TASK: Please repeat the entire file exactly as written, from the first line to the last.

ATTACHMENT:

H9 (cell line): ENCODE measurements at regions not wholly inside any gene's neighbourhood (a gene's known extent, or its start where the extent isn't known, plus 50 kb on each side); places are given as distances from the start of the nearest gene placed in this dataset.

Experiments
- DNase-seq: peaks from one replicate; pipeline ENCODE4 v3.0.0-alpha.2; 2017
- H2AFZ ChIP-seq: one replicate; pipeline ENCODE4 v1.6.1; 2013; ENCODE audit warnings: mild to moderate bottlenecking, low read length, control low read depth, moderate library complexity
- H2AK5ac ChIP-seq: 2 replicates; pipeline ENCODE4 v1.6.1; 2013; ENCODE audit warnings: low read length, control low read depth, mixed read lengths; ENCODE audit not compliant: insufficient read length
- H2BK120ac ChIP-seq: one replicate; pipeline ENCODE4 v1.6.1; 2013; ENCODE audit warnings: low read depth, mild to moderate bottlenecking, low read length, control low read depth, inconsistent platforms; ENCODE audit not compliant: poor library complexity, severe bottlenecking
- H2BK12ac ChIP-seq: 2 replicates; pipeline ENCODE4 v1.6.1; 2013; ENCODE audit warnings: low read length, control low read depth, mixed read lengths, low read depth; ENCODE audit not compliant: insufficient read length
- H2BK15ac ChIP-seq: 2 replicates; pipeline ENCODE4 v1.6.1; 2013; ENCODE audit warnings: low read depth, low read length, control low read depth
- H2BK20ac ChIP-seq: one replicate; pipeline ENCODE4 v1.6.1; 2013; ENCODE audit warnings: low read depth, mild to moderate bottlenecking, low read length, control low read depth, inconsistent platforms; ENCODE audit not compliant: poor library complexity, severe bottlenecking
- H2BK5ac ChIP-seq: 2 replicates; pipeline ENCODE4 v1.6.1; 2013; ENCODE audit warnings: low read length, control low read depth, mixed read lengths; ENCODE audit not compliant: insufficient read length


H9 (cell line): ENCODE measurements at regions not wholly inside any gene's neighbourhood (a gene's known extent, or its start where the extent isn't known, plus 50 kb on each side); places are given as distances from the start of the nearest gene placed in this dataset.

Experiments
- DNase-seq: peaks from one replicate; pipeline ENCODE4 v3.0.0-alpha.2; 2017
- H2AFZ ChIP-seq: one replicate; pipeline ENCODE4 v1.6.1; 2013; ENCODE audit warnings: mild to moderate bottlenecking, low read length, control low read depth, moderate library complexity
- H2AK5ac ChIP-seq: 2 replicates; pipeline ENCODE4 v1.6.1; 2013; ENCODE audit warnings: low read length, control low read depth, mixed read lengths; ENCODE audit not compliant: insufficient read length
- H2BK120ac ChIP-seq: one replicate; pipeline ENCODE4 v1.6.1; 2013; ENCODE audit warnings: low read depth, mild to moderate bottlenecking, low read length, control low read depth, inconsistent platforms; ENCODE audit not compliant: poor library complexity, severe bottlenecking
- H2BK12ac ChIP-seq: 2 replicates; pipeline ENCODE4 v1.6.1; 2013; ENCODE audit warnings: low read length, control low read depth, mixed read lengths, low read depth; ENCODE audit not compliant: insufficient read length
- H2BK15ac ChIP-seq: 2 replicates; pipeline ENCODE4 v1.6.1; 2013; ENCODE audit warnings: low read depth, low read length, control low read depth
- H2BK20ac ChIP-seq: one replicate; pipeline ENCODE4 v1.6.1; 2013; ENCODE audit warnings: low read depth, mild to moderate bottlenecking, low read length, control low read depth, inconsistent platforms; ENCODE audit not compliant: poor library complexity, severe bottlenecking
- H2BK5ac ChIP-seq: 2 replicates; pipeline ENCODE4 v1.6.1; 2013; ENCODE audit warnings: low read length, control low read depth, mixed read lengths; ENCODE audit not compliant: insufficient read length